5. 5.

    LeRouge C, Ma J, Sneha S, Tolle K. User profiles and personas in the design and development of consumer health technologies. Int J Med Inform. 2013;82(11):e251–68.

  6. 6.

    Bayliss EA, Edwards AE, Steiner JF, Main DS. Processes of care desired by elderly patients with multimorbidities. Fam Pract. 2008;25(4):287–93.

  7. 7.

    Smith SM, Soubhi H, Fortin M, Hudon C, O’Dowd T. Managing patients with multimorbidity: systematic review of interventions in primary care and community settings; 2012.

  8. 8.

    Violan C, Foguet-Boreu Q, Flores-Mateo G, Salisbury C, Blom J, Freitag M, Glynn L, Muth C, Valderas JM. Prevalence, determinants and patterns of multimorbidity in primary care: a systematic review of observational studies. PLoS One. 2014;9(7):e102149.

  9. 9.

    Bookey-Bassett S, Markle-Reid M, Mckey CA, Akhtar-Danesh N. Understanding interprofessional collaboration in the context of chronic disease management for older adults living in communities: a concept analysis. J Adv Nurs. 2017;73(1):71–84.

  10. 10.

    Mercer SW, O'Brien R, Fitzpatrick B, Higgins M, Guthrie B, Watt G, Wyke S. The development and optimisation of a primary CARE-based whole system complex intervention (CARE plus) for patients with multimorbidity living in areas of high socioeconomic deprivation. Chronic Illn. 2016;12(3):165–81.

  11. 11.

    Dolovich L, Oliver D, Lamarche L, Agarwal G, Carr T, Chan D, Cleghorn L, Griffith L, Javadi D, Kastner M. A protocol for a pragmatic randomized controlled trial using the health teams advancing patient experience: strengthening quality (health TAPESTRY) platform approach to promote person-focused primary healthcare for older adults. Implement Sci. 2016;11:49.

  12. 12.

    Patton MQ. Developmental evaluation: applying complexity concepts to enhance innovation and use: Guilford press; 2010.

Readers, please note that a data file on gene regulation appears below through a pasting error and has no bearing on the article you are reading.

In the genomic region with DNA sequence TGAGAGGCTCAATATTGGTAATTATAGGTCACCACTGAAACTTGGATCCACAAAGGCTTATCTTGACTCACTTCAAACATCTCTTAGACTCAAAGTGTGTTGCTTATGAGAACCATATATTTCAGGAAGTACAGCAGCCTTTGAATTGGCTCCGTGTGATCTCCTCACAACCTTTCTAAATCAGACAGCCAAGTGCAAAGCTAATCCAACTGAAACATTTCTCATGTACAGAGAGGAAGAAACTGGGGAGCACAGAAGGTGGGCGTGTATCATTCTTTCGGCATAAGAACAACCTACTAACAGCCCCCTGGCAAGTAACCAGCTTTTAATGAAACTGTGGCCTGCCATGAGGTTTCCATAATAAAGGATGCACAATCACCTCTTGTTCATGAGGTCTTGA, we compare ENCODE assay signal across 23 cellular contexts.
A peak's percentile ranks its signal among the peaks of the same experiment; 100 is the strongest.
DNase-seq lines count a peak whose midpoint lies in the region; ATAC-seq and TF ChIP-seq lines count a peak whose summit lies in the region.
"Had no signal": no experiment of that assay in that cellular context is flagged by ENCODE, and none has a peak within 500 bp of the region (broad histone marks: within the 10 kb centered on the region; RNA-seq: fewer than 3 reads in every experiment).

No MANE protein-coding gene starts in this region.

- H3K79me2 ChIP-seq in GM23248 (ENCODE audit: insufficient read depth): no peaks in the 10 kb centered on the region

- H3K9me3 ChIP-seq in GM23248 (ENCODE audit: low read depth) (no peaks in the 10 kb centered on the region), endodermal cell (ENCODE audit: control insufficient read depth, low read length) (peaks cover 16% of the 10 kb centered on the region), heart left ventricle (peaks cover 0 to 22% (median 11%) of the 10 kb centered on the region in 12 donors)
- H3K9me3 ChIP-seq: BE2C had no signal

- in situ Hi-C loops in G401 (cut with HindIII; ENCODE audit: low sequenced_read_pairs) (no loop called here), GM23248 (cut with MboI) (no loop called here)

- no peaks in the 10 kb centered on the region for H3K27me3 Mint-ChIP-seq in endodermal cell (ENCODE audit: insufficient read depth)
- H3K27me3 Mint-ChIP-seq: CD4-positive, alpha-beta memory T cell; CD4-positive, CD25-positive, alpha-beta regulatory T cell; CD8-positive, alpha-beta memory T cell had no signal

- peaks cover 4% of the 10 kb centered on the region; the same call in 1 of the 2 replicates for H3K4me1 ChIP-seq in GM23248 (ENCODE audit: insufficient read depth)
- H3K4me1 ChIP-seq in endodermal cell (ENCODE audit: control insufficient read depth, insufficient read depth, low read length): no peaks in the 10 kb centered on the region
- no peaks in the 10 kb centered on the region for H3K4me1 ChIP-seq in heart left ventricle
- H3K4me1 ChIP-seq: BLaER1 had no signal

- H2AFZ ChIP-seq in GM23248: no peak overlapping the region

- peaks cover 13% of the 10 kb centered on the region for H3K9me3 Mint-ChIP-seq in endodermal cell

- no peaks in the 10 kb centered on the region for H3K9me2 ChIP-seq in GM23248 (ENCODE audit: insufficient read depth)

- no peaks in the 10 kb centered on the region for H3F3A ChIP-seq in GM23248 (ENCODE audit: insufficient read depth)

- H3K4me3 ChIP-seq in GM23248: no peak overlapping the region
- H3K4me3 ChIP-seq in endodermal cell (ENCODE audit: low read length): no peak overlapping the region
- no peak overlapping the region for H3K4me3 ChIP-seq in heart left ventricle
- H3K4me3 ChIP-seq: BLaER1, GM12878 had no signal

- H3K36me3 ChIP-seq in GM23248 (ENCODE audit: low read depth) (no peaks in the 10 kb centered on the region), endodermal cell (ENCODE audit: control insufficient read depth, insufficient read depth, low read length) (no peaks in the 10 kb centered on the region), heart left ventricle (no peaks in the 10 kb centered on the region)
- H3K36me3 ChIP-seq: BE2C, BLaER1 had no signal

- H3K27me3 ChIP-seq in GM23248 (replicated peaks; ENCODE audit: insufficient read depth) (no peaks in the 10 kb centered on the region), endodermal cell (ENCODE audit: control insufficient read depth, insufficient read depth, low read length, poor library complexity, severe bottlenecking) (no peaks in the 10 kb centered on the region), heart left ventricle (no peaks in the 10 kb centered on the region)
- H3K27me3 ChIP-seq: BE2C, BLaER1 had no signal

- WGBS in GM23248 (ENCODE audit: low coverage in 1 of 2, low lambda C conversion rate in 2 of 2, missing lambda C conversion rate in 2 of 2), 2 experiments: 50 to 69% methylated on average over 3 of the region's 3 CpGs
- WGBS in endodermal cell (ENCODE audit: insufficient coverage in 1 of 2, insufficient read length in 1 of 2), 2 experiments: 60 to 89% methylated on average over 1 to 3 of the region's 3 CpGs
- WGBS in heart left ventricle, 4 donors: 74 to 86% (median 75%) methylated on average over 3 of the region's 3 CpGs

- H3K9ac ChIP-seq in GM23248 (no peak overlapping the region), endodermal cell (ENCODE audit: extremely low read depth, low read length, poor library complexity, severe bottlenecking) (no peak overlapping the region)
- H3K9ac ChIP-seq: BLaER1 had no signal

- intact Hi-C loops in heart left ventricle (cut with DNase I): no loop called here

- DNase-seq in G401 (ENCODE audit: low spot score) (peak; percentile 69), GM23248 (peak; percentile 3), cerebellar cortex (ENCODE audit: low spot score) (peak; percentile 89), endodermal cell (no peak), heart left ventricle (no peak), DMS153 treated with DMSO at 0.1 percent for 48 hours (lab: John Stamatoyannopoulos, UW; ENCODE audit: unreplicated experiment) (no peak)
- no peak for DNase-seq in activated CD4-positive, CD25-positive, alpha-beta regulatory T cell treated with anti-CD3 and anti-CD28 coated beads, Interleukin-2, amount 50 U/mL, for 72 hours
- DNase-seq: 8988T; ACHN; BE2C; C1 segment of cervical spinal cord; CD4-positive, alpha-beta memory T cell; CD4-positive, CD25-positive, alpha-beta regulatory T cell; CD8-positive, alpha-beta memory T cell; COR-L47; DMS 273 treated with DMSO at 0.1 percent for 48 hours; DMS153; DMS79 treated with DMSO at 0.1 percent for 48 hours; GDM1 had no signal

13. 13.

    Carroll JM. Five reasons for scenario-based design. Interact Comput. 2000;13(1):43–60.

  14. 14.

    Valaitis R, Longaphy J, Nair K, Agarwal G, Griffith L, Kastner M, Oliver D, Ploeg J, Straus S, Dolovich L. Persona-scenario exercise for codesigning primary care interventions. Can Fam Physician. 2014;60(3):294–6.

  15. 15.

    Maertens JA, Jimenez-Zambrano AM, Albright K, Dempsey AF. Using community engagement to develop a web-based intervention for Latinos about the HPV vaccine. J Health Commun. 2017;22(4):285–93.

  16. 16.

    Pruitt J, Adlin T. The persona lifecycle: keeping people in mind throughout product design: Morgan Kaufmann; 2010.

  17. 17.

    Acuña ST, Castro JW, Juristo N. A HCI technique for improving requirements elicitation. Inf Softw Technol. 2012;54:1357–75.

  18. 18.

    Reeder B, Turner AM. Scenario-based design: a method for connecting information system design with public health operations and emergency management. J Biomed Inform. 2011;44(6):978–88.

  19. 19.

    Madsen S, Nielsen L. Exploring persona-scenarios-using storytelling to create design ideas. In: Human work interaction design: Usability in social, cultural and organizational contexts. Berlin: Springer; 2010. p. 57–66.

  20. 20.